(History Learning Site). Because of this, unemployment skyrocketed, and remembered with fear the hyperinflation of the 1920s. They were anxious that the government wouldn’t make the same mistakes again. Many Germans needed money that was not available for food, heating, and clothing. So it is not surprising that those people turned to the more extreme pol... ... middle of paper ... ...and publicity Hitler gained from it, the Nazi Party was able to get back onto its feet.
Hitler, intensely detesting the November criminals1, promised to build a back powerful nation, the German public, in a state of disillusionment, responded positively to this claim and began to support the Nazi Party. Hitler’s ability to take advantage of the Treaty of Versalles and the hardship that it brought to the German nation contributed to Hitler’s rise to power and the collapse of the Weimar Republic. The instability of the newly for... ... middle of paper ... ... with other factors, lured many Germans in to believing in the nazi ideals and supporting the Nazi party whilst stirring up a hatred of the current Weimar Republic. With a combination of poor leadership on the Weimar Government’s behalf, the signing of the hated Treaty of Versailles and an unattractive economic situation, Hitler, using his charismatic personality, was able to convince the majority of the public to resort to the extremist nazi party. There are many other factors that influenced the collapse of the Weimar Republic and the rise of Nazism; In every case, however, Hitler’s manipulative skills and sophisticated behavior towards circumstances lead to the success of the Nazi Party.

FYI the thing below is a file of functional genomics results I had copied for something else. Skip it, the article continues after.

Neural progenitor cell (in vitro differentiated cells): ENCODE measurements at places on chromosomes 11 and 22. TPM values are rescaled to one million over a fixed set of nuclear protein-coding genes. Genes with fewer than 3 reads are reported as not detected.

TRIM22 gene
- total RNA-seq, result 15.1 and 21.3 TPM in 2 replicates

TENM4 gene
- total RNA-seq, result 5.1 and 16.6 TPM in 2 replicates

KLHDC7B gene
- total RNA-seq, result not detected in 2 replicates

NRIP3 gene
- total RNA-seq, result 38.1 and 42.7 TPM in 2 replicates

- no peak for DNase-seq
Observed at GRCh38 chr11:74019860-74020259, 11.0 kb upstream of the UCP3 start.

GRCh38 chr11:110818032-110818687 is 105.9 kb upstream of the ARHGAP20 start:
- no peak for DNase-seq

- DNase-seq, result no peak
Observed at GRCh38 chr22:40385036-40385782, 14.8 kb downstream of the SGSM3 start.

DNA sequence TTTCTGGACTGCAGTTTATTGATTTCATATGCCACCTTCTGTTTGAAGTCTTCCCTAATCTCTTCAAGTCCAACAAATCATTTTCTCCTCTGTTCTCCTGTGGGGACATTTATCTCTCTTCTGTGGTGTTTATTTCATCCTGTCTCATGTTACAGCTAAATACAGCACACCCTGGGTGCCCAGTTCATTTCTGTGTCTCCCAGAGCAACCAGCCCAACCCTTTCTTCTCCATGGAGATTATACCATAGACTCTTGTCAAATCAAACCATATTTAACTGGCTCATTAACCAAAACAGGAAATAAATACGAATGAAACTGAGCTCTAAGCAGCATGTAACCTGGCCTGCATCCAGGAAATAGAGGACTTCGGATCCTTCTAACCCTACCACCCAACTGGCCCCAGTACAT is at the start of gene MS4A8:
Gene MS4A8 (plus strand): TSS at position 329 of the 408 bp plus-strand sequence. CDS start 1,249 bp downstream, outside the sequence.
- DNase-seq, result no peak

After World War One, the German people were divided, those to the left believed that they had been lied to and deceived into fighting a war for the upper class. The Right believed th... ... middle of paper ... ...2. Between the July and November elections the Nazi party lost 34 seats. However the implementation of Schleicher, to attract trade unionists and members of the NSDAP, only succeeded in making Hitler’s position in the Nazi party stronger. This was because Schleicher’s ‘policy of diagonal’ only attracted Strasser, for which he was ousted from the Nazi party.
Hitler's use of the SA forced people into voting for him. Hitler knew he could not keep these promises, but he made the People of Germany believe him, he was able to touch people's emotions, his rally's created excitement and positivness in the German people. Hitler was their last chance to help restore Germany to her to respectability and powerfulness. Hindenburg seeing Hitler's popularity grow, had to think of something to protect the Weimar but at the same time keep control of Hitler. There are many reasons for Hitler being made Chancellor.
Lastly he hoped to expand east... ... middle of paper ... ...r of Great Britain. However, having the determination that Hitler did was not enough to defeat the Allied forces as the war went on. He went as far to believe that he had fought the wrong war, but why? His foreign policies were clear from the very beginning: destroy the Treaty of Versailles, unite all German-speaking nations, and racially cleanse the land he wanted to create for his new collection of German people. His statement must be made false due to the fact that even though he lost the war, Hitler had the footing and power to achieve most of his goals.